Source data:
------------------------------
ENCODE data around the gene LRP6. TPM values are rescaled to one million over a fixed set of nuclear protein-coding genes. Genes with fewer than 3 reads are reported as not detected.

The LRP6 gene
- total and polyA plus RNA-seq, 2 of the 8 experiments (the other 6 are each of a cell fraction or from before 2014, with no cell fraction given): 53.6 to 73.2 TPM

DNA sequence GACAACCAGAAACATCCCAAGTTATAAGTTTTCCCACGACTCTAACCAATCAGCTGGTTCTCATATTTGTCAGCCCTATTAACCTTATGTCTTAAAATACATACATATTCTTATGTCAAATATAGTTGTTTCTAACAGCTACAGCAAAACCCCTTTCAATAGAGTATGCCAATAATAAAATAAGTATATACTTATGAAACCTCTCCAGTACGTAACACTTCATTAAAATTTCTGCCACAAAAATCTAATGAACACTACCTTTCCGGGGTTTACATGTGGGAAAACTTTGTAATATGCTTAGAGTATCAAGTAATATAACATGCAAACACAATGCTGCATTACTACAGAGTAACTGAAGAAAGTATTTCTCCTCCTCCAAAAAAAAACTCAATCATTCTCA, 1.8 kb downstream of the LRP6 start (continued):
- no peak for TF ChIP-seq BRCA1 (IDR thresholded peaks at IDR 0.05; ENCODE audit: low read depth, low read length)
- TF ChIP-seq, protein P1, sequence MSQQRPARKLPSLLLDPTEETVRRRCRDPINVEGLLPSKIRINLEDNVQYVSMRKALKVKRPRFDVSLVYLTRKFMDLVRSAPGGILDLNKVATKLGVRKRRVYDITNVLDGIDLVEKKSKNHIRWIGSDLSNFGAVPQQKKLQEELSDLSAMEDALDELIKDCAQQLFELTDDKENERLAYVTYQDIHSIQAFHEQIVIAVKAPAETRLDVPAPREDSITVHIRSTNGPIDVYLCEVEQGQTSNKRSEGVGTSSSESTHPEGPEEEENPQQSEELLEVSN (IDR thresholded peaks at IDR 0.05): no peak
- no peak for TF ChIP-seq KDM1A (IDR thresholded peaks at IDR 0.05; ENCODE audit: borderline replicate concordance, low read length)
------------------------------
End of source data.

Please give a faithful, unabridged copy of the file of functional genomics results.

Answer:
ENCODE data around the gene LRP6. TPM values are rescaled to one million over a fixed set of nuclear protein-coding genes. Genes with fewer than 3 reads are reported as not detected.

The LRP6 gene
- total and polyA plus RNA-seq, 2 of the 8 experiments (the other 6 are each of a cell fraction or from before 2014, with no cell fraction given): 53.6 to 73.2 TPM

DNA sequence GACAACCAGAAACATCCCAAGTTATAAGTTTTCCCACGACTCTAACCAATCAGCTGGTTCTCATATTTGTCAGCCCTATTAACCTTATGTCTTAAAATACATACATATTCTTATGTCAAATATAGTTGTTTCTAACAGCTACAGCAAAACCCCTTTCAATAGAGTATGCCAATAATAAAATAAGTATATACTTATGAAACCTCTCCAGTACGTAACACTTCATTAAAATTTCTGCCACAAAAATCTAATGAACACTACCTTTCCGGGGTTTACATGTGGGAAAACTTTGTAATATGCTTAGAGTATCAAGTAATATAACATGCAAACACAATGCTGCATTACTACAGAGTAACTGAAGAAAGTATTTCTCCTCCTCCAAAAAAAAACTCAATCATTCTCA, 1.8 kb downstream of the LRP6 start (continued):
- no peak for TF ChIP-seq BRCA1 (IDR thresholded peaks at IDR 0.05; ENCODE audit: low read depth, low read length)
- TF ChIP-seq, protein P1, sequence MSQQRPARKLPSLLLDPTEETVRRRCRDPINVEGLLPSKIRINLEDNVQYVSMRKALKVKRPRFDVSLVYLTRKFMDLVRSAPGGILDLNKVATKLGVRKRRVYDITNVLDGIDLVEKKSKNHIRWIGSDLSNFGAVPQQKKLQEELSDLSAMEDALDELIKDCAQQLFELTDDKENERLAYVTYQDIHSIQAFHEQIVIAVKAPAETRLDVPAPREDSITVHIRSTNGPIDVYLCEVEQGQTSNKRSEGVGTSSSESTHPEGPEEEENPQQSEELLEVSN (IDR thresholded peaks at IDR 0.05): no peak
- no peak for TF ChIP-seq KDM1A (IDR thresholded peaks at IDR 0.05; ENCODE audit: borderline replicate concordance, low read length)